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beat to quarters

12 September 2003

First, there was the Bounty. Or not first; there have been popular novels about war in the age of sail since James Fenimore Cooper's Pilot (1824). Cooper served in the U.S. Navy during the Napoleonic Wars, and wrote about a dozen nautical novels. Though he is more famous today for Natty Bumppo, he once complained that his readers clamored for "more ship!"

The modern "heart of oak" genre got under way when Charles Nordhoff and James Hall published Mutiny on the Bounty and its two sequels (1932-34). The trilogy is still in print, but it has an intrinsic limitation: it tells a self-contained story. By the end of the third volume, the characters are mostly dead, and popular demand for more sequels about the adventures of Captain Bligh has been limited.

The wooden-world genre needed a series hero, and C.S. Forester obliged. Forester stumbled onto Hornblower. He was supposed to be writing a pirate movie. The studio killed the pirate idea when Captain Blood got there first, but Forester got interested in high-seas derring-do, and the result was Beat to Quarters. (Or, The Happy Return, as it's known in Britain, though it is not happy and there's no return. Beat to Quarters makes more sense: it's the order given when all hands must take battle stations, a scene repeated over and over in the novel.)

There are no pirates in Beat to Quarters, but there is a rebellious lunatic named El Supremo. When the young, buttoned-down Captain Horatio Hornblower reaches the west coast of Nicaragua in 1808, at the start of the action, he meets the blithely psychotic Supremo – convinced that he is a god – and the mother of all naval-adventure series is launched.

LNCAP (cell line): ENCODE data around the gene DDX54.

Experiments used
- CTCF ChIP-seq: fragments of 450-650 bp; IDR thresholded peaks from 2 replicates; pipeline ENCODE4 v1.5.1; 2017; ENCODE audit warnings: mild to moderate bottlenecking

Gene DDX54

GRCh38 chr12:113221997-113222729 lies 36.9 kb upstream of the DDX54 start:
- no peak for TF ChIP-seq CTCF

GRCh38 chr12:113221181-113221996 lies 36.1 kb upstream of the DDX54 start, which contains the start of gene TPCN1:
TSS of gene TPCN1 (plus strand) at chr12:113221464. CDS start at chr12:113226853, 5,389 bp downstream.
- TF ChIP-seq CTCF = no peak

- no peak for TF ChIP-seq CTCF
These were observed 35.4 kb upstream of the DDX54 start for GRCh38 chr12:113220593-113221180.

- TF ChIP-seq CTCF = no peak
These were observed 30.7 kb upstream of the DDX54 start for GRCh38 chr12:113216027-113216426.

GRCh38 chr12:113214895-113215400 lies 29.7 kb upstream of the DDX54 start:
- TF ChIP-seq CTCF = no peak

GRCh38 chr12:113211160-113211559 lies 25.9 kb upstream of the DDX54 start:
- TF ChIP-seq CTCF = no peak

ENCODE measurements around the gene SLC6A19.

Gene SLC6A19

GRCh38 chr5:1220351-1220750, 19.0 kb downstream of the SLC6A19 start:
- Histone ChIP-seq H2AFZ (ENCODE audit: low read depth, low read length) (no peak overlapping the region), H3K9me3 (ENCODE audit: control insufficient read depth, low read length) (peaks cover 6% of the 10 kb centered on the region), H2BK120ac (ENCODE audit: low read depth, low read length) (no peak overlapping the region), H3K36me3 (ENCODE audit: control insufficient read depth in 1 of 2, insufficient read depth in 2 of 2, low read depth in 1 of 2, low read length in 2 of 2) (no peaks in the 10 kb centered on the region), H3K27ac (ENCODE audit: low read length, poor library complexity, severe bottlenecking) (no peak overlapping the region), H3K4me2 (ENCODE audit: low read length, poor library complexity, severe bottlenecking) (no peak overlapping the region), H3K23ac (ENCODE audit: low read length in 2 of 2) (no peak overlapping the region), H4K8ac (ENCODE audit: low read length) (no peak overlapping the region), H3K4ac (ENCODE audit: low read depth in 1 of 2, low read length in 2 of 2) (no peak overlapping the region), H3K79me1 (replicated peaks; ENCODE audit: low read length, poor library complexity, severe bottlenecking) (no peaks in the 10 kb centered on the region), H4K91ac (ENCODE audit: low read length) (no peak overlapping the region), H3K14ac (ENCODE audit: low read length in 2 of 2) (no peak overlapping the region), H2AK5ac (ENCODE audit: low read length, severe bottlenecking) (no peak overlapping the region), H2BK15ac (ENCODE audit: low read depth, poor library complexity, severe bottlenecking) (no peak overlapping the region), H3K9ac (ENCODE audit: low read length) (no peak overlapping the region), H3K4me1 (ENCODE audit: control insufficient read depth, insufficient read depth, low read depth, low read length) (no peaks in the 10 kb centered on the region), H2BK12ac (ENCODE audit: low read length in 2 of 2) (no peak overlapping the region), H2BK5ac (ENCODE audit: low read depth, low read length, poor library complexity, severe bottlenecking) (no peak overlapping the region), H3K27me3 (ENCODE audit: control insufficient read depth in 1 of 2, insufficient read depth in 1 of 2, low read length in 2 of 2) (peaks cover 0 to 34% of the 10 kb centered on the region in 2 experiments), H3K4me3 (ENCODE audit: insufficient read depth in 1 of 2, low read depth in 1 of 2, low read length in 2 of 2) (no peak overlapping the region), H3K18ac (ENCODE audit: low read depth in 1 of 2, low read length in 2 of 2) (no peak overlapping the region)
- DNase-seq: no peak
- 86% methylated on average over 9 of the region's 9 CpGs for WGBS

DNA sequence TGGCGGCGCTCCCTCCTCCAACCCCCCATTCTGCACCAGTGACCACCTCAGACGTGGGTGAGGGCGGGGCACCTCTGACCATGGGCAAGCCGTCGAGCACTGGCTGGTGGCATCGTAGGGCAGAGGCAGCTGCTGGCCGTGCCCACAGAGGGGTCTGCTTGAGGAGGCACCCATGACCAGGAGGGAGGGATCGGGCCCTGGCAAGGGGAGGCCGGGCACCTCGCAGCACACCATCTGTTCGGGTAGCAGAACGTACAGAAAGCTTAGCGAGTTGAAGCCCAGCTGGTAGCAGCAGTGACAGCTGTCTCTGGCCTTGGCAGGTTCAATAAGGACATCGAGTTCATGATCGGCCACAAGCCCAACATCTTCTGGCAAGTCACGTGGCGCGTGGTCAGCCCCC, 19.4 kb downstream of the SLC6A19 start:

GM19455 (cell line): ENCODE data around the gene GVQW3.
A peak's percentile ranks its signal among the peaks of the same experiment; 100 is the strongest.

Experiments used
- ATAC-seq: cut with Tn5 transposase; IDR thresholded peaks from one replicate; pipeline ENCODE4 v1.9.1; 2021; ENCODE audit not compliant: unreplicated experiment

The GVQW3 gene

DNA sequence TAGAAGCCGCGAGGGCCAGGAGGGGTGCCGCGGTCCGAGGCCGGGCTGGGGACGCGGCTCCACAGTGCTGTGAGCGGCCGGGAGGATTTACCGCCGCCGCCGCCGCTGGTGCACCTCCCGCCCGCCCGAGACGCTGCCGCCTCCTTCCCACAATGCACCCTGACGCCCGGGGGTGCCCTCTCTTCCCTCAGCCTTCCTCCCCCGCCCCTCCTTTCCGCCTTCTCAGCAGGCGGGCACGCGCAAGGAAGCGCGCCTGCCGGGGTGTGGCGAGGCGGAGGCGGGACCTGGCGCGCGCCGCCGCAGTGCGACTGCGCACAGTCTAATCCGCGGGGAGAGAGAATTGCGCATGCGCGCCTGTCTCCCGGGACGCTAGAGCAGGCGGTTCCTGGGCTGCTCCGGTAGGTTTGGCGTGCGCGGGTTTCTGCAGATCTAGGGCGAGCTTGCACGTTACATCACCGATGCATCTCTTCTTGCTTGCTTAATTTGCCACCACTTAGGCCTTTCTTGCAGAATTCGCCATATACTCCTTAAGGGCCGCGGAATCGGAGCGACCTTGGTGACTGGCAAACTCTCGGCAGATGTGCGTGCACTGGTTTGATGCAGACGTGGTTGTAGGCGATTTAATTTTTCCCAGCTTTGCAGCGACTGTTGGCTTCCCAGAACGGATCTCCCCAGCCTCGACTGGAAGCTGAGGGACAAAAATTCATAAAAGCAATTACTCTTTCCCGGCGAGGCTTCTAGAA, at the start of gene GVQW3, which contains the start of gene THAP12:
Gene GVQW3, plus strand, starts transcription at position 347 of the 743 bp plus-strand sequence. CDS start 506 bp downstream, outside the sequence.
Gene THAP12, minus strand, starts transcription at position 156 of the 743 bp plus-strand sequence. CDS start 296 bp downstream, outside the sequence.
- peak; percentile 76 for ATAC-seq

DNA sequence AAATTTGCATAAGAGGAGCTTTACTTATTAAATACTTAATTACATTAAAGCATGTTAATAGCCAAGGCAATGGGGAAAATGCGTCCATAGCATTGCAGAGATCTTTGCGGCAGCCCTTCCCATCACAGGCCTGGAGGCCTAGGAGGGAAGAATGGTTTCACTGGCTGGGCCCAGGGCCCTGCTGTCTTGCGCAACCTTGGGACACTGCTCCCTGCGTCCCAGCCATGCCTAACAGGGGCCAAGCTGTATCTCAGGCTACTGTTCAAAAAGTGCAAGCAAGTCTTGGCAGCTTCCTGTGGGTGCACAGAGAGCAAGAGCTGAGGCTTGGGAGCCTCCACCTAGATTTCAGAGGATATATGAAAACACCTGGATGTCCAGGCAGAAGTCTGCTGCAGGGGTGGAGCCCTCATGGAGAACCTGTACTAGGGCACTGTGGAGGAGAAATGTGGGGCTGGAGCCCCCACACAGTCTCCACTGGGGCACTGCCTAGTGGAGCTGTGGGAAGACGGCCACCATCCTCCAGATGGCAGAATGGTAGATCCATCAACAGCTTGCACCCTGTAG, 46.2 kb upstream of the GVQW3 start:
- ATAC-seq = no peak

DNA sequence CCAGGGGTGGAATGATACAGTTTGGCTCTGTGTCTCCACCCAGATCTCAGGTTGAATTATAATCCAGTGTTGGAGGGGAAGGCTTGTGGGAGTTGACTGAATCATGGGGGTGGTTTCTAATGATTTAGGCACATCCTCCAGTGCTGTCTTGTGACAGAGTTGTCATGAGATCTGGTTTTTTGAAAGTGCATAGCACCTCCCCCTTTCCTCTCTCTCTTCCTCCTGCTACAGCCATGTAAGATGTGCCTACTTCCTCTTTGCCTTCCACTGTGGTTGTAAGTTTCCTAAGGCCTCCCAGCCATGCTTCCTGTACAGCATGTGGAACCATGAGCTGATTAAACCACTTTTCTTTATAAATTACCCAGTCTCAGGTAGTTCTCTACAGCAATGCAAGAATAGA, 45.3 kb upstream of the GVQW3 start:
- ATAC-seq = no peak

Beat to Quarters is equal parts sex, violence, and shipfitting. Through it all, Horatio Hornblower remains enigmatic. We get to know him in the sense that we can predict his actions, but his motives remain sketchy. He seems driven by a fear of ridicule (a factor in the making of many successful careers). Forester's fiction is about surfaces and impressions. If you want meditative depths, read Joseph Conrad.

If there's a flaw in Beat to Quarters, it may be Forester's self-conscious adoption of the perspective of the 1930s. In his last books (about Hornblower's earlier career), as throughout Patrick O'Brian's Aubrey-Maturin series, we are immersed in the period; any reflections on our historical distance from Nelson or Napoleon are implicit. The self-consciousness in Beat to Quarters breaks the illusion and makes one think that Forester feels superior to his characters.

But it's not a grave flaw. Ernest Hemingway admired Forester, and Beat to Quarters shows why. Hornblower offers pure narrative without excrescence or digression. The last few years have seen a new uniform edition from Little, Brown. I'd like to rejoice, but, like the Captain, I'd better just say "Ha – h'm."

Forester, C.S. Beat to Quarters (1938; UK title: The Happy Return). Boston: Little, Brown, 1999.